LET THE CAT OUT OF THE BAGA waitress named Doris returns to her seat on the train only to find Karl sitting there. How irritating. Not only does this well-dressed and rather ballsy guy burst into her compartment and then, later on, into her karaoke bar, he also interferes in her rather peculiar relationship with an ageing voyeur named Brockmann. For when Doris gets off the train in Leipzig, Karl makes a snap decision to follow her. Although drawn to each other, Karl are Doris are somehow trapped in their clear-cut roles. Neither of them is prepared to let the cat out of the bag. And yet, neither has anything to lose except for an unusual bet that takes them through a long, adventurous night of drunken karaoke singers, lascivious sisters and solicitous pimps.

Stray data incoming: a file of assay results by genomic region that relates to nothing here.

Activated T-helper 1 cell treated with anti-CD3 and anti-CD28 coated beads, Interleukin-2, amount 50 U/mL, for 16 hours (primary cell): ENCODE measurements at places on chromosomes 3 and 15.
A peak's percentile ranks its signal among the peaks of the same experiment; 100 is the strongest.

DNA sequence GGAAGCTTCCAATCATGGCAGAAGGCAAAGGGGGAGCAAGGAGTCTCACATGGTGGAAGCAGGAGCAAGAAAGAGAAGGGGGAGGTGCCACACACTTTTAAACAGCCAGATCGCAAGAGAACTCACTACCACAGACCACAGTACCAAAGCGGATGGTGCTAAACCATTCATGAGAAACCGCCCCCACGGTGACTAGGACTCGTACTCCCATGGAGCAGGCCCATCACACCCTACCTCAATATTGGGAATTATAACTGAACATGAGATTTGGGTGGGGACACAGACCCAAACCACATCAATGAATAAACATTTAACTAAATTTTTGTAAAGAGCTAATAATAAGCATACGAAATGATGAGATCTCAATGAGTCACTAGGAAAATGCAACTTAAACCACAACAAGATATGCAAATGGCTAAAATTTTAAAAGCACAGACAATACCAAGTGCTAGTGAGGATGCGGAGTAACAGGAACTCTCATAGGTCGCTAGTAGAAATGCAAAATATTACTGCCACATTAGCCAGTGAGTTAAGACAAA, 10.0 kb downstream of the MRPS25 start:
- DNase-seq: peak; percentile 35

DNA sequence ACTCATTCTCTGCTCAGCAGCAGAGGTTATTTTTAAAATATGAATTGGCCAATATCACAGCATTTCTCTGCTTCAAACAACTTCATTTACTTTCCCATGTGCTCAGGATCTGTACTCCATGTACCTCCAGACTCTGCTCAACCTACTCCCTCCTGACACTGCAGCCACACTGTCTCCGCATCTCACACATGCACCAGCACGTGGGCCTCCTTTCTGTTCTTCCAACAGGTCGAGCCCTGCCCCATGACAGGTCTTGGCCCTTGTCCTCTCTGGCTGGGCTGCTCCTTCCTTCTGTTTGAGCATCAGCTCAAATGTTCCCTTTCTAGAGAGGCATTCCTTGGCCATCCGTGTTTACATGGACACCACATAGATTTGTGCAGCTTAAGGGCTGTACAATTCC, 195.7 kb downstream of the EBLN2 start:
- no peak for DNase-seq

Our film has often been described as current. But thats rubbish. We set out to tell a story that affects us all, that deals with the things that preoccupy many a thirtysomething: loneliness; relationships or rather the fear of being in a relationship, and the fear of experiencing loss. Something we definitely did not set out to do was make a cool film that contains some message about our generations inability to commit. Its much more compelling to look behind the social context at the real subjects: love, death and loneliness. And Im not interested in conveying a message. I think its more fascinating by far to develop an attitude to these recurring themes. (Florian Schwarz)